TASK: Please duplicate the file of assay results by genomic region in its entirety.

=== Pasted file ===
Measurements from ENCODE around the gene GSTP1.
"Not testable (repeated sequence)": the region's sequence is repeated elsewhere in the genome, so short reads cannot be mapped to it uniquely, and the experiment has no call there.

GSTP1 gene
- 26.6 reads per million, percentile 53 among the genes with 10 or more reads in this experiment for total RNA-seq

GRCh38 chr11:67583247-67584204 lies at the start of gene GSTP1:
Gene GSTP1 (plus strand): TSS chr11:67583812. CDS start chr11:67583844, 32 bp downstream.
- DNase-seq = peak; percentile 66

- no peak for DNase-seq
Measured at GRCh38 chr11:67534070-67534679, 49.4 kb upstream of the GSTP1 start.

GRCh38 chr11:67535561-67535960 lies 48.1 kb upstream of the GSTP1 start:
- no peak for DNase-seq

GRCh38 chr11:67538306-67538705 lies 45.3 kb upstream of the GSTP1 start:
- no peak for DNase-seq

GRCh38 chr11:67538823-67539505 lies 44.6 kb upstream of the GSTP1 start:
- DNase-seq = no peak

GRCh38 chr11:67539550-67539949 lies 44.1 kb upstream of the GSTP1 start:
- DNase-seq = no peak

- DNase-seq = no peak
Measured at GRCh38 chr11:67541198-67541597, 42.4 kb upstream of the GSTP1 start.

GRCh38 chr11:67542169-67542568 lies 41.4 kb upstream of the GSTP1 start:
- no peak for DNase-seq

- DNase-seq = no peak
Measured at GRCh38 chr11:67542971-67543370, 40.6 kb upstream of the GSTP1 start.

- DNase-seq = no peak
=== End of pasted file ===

Measurements from ENCODE around the gene GSTP1.
"Not testable (repeated sequence)": the region's sequence is repeated elsewhere in the genome, so short reads cannot be mapped to it uniquely, and the experiment has no call there.

GSTP1 gene
- 26.6 reads per million, percentile 53 among the genes with 10 or more reads in this experiment for total RNA-seq

GRCh38 chr11:67583247-67584204 lies at the start of gene GSTP1:
Gene GSTP1 (plus strand): TSS chr11:67583812. CDS start chr11:67583844, 32 bp downstream.
- DNase-seq = peak; percentile 66

- no peak for DNase-seq
Measured at GRCh38 chr11:67534070-67534679, 49.4 kb upstream of the GSTP1 start.

GRCh38 chr11:67535561-67535960 lies 48.1 kb upstream of the GSTP1 start:
- no peak for DNase-seq

GRCh38 chr11:67538306-67538705 lies 45.3 kb upstream of the GSTP1 start:
- no peak for DNase-seq

GRCh38 chr11:67538823-67539505 lies 44.6 kb upstream of the GSTP1 start:
- DNase-seq = no peak

GRCh38 chr11:67539550-67539949 lies 44.1 kb upstream of the GSTP1 start:
- DNase-seq = no peak

- DNase-seq = no peak
Measured at GRCh38 chr11:67541198-67541597, 42.4 kb upstream of the GSTP1 start.

GRCh38 chr11:67542169-67542568 lies 41.4 kb upstream of the GSTP1 start:
- no peak for DNase-seq

- DNase-seq = no peak
Measured at GRCh38 chr11:67542971-67543370, 40.6 kb upstream of the GSTP1 start.

- DNase-seq = no peak